A good, somewhat sarcastic read about the making of a punk rock activist, and almost incidentally, a cheesemonger. Gordon Edgar made his cheese bones in San Francisco's famous Rainbow Grocery, where he learned cheese and retail, and honed his political skill set with the knife. Edgar shows increasing discernment when it comes to cheese, and rails variously against all of its real and presumed adversaries. The discussion of distribution and distributors is particularly informative. It's clear tha ...more
Tuck
best book ever on cheese? no. fairly entertaining chroncile of cheese, imported cheese, local cheese making (especially in bay area califa)? yes. author goes through how he got started as a cheesemonger, his store, rainbow grocery in san francisco workers coop/ worker owned, some funny and interesting stories about dairy farmers, dairy industry, cheese making and storing. some history of french cheese biz and importing into usa, a bit about spainish and basque cheeses too. interesting perspectiv ...more
Aaron Curtiss
Apr 03, 2012 rated it really liked it
I'm now a Bay Area expat, so it's at least a little bit true that my 4-star review is influenced by nostalgia and the added understanding from having lived in SF in the 1990s and 2000s. Still, the author does an nice job of bridging -- philosophically anyway -- the two seemingly separate worlds of punk rock and food coop ethos (not that they're synonymous), and grocery store Athenos. I especially enjoyed the recommendations that close out each chapter, the explorations into the nifty semantic ov ...more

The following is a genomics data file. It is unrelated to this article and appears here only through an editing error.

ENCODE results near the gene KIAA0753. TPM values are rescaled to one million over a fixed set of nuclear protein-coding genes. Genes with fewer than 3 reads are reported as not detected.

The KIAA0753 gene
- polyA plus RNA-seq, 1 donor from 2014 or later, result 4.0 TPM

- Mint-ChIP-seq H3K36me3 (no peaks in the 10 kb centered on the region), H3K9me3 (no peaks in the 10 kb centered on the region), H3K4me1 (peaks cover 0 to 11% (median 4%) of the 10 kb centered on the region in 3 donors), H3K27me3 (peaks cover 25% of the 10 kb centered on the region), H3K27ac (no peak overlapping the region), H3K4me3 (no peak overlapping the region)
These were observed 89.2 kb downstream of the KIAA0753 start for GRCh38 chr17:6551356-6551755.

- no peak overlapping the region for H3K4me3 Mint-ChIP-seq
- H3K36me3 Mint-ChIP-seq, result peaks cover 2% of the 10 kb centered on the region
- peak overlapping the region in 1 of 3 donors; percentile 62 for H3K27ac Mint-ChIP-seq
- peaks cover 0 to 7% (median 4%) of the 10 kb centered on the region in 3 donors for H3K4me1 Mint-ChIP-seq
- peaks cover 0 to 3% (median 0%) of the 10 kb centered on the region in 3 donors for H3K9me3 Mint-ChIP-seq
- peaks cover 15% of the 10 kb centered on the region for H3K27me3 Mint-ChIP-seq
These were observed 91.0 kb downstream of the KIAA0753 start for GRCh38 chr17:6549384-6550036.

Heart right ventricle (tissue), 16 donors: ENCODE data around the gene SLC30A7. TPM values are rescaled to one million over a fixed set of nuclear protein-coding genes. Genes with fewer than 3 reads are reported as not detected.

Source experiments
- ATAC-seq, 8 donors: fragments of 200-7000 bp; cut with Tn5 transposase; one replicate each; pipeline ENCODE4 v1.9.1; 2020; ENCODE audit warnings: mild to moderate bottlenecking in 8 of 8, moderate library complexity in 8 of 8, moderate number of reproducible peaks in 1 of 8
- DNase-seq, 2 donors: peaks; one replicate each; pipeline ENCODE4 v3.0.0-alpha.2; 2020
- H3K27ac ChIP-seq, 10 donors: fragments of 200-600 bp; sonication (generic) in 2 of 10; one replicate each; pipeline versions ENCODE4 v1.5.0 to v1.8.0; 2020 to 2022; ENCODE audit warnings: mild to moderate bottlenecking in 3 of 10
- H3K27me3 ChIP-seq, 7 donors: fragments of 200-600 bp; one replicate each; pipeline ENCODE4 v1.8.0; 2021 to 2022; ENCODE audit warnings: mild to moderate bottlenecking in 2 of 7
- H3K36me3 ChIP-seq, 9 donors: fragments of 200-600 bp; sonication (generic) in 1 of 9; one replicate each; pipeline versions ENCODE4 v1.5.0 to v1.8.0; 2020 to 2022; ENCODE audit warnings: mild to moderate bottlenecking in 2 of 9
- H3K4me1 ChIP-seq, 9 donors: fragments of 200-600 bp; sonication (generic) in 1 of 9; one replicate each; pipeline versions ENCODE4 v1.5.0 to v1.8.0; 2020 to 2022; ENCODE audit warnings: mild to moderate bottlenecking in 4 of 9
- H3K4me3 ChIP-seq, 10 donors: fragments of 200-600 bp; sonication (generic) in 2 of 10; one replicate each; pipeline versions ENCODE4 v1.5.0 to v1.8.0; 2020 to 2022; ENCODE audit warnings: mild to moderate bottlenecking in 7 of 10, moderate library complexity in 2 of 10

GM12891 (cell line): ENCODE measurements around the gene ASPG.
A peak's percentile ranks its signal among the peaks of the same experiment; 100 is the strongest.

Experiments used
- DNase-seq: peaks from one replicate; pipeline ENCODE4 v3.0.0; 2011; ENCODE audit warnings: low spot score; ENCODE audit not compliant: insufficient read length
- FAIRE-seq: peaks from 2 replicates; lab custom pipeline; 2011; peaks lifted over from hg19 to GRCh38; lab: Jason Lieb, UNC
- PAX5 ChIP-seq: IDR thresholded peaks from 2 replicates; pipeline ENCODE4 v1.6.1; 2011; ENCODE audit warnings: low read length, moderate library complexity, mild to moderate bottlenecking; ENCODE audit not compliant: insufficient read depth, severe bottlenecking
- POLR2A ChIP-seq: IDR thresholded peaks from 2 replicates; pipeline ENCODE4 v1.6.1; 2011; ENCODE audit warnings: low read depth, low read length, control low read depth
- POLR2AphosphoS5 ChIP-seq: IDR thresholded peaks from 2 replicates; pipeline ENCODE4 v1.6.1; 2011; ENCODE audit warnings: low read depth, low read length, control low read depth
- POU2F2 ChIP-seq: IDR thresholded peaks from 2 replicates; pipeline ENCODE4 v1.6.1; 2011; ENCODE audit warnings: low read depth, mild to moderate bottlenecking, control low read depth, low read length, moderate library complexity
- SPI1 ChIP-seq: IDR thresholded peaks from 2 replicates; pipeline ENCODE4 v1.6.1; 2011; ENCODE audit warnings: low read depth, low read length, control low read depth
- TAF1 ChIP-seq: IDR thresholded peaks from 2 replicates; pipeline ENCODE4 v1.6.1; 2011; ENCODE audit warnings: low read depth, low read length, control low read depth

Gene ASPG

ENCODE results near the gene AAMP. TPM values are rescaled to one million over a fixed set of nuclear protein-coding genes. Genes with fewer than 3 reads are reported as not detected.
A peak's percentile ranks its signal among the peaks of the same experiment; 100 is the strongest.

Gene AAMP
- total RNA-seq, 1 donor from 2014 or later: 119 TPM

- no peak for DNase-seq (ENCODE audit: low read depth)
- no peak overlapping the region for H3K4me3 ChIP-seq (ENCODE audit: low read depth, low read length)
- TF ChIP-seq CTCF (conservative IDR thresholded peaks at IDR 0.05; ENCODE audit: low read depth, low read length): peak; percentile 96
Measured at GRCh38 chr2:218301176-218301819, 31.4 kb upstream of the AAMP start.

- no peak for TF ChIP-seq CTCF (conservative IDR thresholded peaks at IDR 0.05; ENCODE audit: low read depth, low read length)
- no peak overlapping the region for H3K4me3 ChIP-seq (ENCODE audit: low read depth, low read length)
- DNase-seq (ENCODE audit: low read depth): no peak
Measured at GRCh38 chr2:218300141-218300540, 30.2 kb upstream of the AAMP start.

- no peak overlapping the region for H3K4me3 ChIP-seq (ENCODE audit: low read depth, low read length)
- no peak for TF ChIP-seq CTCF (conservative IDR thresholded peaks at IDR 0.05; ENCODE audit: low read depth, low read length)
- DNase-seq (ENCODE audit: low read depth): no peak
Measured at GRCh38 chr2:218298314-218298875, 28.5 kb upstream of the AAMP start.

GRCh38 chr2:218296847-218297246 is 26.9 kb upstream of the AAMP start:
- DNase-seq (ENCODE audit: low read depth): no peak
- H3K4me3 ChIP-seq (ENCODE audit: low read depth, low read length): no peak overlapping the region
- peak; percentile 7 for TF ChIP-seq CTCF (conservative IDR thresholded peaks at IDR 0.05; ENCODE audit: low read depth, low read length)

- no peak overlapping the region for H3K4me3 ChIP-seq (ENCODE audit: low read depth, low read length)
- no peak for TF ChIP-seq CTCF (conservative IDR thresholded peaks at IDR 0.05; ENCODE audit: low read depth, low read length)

nicole
Oct 10, 2011 added it
Shelves: 2011, couldnt-finish
I don't let being lactose intolerant stop me from loving cheese. I loved the idea of reading a cheese memoir and entertaining the thought of one day becoming a cheesemonger myself. (I may have gone so far as to talk business plans with Nathan. It involves a food truck. AND CHEESE)

But what I have absolutely no patience for is this -- older men who insist on referring to things that are not punk rock as punk rock.

Things that are punk rock -- punk rock bands during a particular time period.

Things t
...more
Jeremy
Jul 09, 2010 rated it really liked it
I almost put this book down after the first chapter or two: I felt like the author was posturing, and was preparing for another 'life in the trenches of the food world' memoir. Which, it sort of is. But I'm glad I kept going. The author wound up being more likable than I expected he would be after the first 20 pages. And in the end, I got a ton of new perspectives on cheese and the retail-grocery world in general, some good philosophical POVs about the morality as it intersects with our modern f ...more
Stephen
Nov 07, 2011 rated it really liked it  ·  review of another edition
Combining unexpected and unlikely ingredients in the kitchen may produce culinary disaster or a great dish. Gordon Edgar wrote a book about cheese and the politics of punk rock and worker-owned grocery stores. And he had the audacity to subtitle his story of being a cheese retailer "A Life on the Wedge." For those interested in learning more about cheese, especially artisanal cheese, this is a good introduction. There is a glossary; he makes all manner of cheese recommendations. The reader who c ...more
Melody
Apr 07, 2010 rated it liked it  ·  review of another edition
Shelves: memoir
Very enjoyable foray into both cheese and Edgar's value system. He's an unreconstructed punk rocker with a job in an employee-owned grocery store in San Francisco's Mission District. What's not to love about any of that, if you're me?

Whole vistas of undiscovered cheeses spread themselves out in front of me after reading this book, but more importantly, I came away with a better knowledge of the cheesemonger's life. Any retail life is fraught with moments which are hilarious only in hindsight, a
...more
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Gordon Edgar loves cheese and worker-owned co-ops, and has been combining both of these infatuations as a cheesemonger at Rainbow Grocery Cooperative in San Francisco since 1994. Edgar has been a judge at cheese competitions, a board member for the California Artisan Cheese Guild, and, since 2002, has blogged at www.gordonzola.net. His book Cheesemonger was published in 2010 and Cheddar was publis ...more